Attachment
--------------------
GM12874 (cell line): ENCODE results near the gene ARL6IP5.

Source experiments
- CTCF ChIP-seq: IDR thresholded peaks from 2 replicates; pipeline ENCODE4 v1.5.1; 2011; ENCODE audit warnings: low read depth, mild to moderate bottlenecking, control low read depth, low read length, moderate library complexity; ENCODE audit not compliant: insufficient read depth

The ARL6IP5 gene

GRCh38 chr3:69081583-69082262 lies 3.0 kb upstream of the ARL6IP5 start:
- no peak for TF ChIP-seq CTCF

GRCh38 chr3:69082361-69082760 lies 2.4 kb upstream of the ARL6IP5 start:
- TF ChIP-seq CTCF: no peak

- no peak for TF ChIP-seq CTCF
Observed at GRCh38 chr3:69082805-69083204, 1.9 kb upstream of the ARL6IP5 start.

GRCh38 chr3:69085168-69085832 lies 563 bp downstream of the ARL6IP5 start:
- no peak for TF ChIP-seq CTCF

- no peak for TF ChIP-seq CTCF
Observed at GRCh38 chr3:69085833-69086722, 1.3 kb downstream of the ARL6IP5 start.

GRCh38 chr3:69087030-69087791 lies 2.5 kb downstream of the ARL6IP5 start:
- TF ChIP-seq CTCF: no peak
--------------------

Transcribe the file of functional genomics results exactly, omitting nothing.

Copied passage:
GM12874 (cell line): ENCODE results near the gene ARL6IP5.

Source experiments
- CTCF ChIP-seq: IDR thresholded peaks from 2 replicates; pipeline ENCODE4 v1.5.1; 2011; ENCODE audit warnings: low read depth, mild to moderate bottlenecking, control low read depth, low read length, moderate library complexity; ENCODE audit not compliant: insufficient read depth

The ARL6IP5 gene

GRCh38 chr3:69081583-69082262 lies 3.0 kb upstream of the ARL6IP5 start:
- no peak for TF ChIP-seq CTCF

GRCh38 chr3:69082361-69082760 lies 2.4 kb upstream of the ARL6IP5 start:
- TF ChIP-seq CTCF: no peak

- no peak for TF ChIP-seq CTCF
Observed at GRCh38 chr3:69082805-69083204, 1.9 kb upstream of the ARL6IP5 start.

GRCh38 chr3:69085168-69085832 lies 563 bp downstream of the ARL6IP5 start:
- no peak for TF ChIP-seq CTCF

- no peak for TF ChIP-seq CTCF
Observed at GRCh38 chr3:69085833-69086722, 1.3 kb downstream of the ARL6IP5 start.

GRCh38 chr3:69087030-69087791 lies 2.5 kb downstream of the ARL6IP5 start:
- TF ChIP-seq CTCF: no peak